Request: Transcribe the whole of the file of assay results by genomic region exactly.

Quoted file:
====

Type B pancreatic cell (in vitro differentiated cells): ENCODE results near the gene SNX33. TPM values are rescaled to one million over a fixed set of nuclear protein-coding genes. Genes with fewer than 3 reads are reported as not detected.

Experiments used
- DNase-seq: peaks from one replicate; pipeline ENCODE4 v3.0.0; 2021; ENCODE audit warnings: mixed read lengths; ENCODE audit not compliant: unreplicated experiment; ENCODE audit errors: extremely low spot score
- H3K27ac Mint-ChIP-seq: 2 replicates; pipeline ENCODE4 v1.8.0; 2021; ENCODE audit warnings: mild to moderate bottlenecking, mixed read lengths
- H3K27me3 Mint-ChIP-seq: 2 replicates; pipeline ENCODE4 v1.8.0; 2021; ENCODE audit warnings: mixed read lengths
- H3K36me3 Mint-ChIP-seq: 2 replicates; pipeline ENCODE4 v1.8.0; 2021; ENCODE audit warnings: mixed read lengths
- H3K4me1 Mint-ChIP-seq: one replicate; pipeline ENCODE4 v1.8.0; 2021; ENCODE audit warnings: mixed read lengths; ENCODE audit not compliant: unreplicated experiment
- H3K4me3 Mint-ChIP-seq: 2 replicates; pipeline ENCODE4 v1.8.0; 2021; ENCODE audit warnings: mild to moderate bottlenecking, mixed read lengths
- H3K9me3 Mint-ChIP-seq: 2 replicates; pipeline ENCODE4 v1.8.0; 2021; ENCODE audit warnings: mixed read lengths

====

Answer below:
Type B pancreatic cell (in vitro differentiated cells): ENCODE results near the gene SNX33. TPM values are rescaled to one million over a fixed set of nuclear protein-coding genes. Genes with fewer than 3 reads are reported as not detected.

Experiments used
- DNase-seq: peaks from one replicate; pipeline ENCODE4 v3.0.0; 2021; ENCODE audit warnings: mixed read lengths; ENCODE audit not compliant: unreplicated experiment; ENCODE audit errors: extremely low spot score
- H3K27ac Mint-ChIP-seq: 2 replicates; pipeline ENCODE4 v1.8.0; 2021; ENCODE audit warnings: mild to moderate bottlenecking, mixed read lengths
- H3K27me3 Mint-ChIP-seq: 2 replicates; pipeline ENCODE4 v1.8.0; 2021; ENCODE audit warnings: mixed read lengths
- H3K36me3 Mint-ChIP-seq: 2 replicates; pipeline ENCODE4 v1.8.0; 2021; ENCODE audit warnings: mixed read lengths
- H3K4me1 Mint-ChIP-seq: one replicate; pipeline ENCODE4 v1.8.0; 2021; ENCODE audit warnings: mixed read lengths; ENCODE audit not compliant: unreplicated experiment
- H3K4me3 Mint-ChIP-seq: 2 replicates; pipeline ENCODE4 v1.8.0; 2021; ENCODE audit warnings: mild to moderate bottlenecking, mixed read lengths
- H3K9me3 Mint-ChIP-seq: 2 replicates; pipeline ENCODE4 v1.8.0; 2021; ENCODE audit warnings: mixed read lengths